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Handling Large KML Files Without Google Maps

In the four weeks or so, I’ve become quite familiar with the Google Maps API, pitfalls included. I’ve been contracted to work on an interactive map for the RAIN Group, a not-for-profit out of Pennsylvania that is focused on water quality. Especially in areas where hydraulic fracturing (fracking) for natural gas is taking place.

Google’s API, to say the least, is easy to customize with some javascript experience. The requirements of the project required overlays gathered from USGS, EPA and other entities. It was fairly straight forward to incorporate the KML layers that we procured, but some of these files ran rather large in size. After the heartbreak of having to admit that Google was telling the truth about the size limitations on KML files, it was back to the drawing board.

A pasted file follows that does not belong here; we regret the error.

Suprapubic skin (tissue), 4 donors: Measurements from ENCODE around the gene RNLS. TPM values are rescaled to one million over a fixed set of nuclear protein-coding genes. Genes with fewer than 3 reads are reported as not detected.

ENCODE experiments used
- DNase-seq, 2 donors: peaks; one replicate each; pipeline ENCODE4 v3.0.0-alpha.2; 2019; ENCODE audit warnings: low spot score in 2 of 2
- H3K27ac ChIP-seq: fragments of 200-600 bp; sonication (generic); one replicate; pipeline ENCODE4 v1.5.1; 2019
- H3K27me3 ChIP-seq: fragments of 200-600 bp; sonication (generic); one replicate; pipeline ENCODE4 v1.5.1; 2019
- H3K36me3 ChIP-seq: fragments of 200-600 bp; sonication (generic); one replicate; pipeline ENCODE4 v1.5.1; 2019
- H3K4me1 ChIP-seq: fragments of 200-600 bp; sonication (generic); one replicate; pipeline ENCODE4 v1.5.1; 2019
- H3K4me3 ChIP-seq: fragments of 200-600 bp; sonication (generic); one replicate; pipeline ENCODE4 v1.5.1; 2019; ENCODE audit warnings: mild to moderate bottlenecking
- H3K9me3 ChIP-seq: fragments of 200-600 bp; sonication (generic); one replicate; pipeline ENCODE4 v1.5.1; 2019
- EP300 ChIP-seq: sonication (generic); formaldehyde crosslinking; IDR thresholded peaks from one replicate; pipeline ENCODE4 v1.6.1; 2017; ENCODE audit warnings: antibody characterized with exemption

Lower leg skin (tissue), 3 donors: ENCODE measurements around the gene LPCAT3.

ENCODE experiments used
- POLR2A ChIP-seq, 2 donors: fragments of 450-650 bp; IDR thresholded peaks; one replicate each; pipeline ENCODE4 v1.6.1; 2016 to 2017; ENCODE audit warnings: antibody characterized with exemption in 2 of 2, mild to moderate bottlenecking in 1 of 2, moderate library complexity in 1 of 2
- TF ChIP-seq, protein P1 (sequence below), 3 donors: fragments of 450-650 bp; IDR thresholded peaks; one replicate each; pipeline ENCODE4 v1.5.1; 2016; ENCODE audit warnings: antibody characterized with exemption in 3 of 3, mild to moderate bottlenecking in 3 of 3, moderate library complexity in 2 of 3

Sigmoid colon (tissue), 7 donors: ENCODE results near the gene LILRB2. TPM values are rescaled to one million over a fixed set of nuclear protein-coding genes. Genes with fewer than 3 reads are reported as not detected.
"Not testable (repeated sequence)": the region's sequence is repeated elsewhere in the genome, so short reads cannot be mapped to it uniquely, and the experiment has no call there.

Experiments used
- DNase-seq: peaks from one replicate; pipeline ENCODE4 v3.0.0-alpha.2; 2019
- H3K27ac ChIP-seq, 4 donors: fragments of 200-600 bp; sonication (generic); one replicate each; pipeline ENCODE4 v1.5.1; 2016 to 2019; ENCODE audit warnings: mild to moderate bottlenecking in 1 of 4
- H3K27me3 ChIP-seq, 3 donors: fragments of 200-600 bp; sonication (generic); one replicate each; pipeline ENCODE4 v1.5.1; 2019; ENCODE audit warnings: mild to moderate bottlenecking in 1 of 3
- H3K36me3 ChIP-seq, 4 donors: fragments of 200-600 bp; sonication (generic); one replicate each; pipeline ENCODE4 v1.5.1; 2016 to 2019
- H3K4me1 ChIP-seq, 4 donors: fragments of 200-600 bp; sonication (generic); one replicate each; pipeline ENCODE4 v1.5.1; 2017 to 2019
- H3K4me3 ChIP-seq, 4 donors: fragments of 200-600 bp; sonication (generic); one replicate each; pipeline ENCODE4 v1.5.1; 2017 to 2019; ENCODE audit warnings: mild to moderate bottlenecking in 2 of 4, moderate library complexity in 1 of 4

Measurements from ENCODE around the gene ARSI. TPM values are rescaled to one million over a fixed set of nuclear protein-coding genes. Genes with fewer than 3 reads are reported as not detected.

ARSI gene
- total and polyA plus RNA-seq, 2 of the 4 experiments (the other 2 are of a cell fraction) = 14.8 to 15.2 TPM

Luckily, after a lot of hunting, I found the GeoXML library. Rather than using Google’s servers to render these layers, GeoXML provided a client-side alternative. This means that the size limitations that we faced were no longer an obstacle in displaying our layers.

Everything came together and the world was at peace again. If you are considering building your own map elements from complex datasets, I would not overlook this library. It will save your life… or at least a little headache.

Published inProgrammingThoughtsWeb

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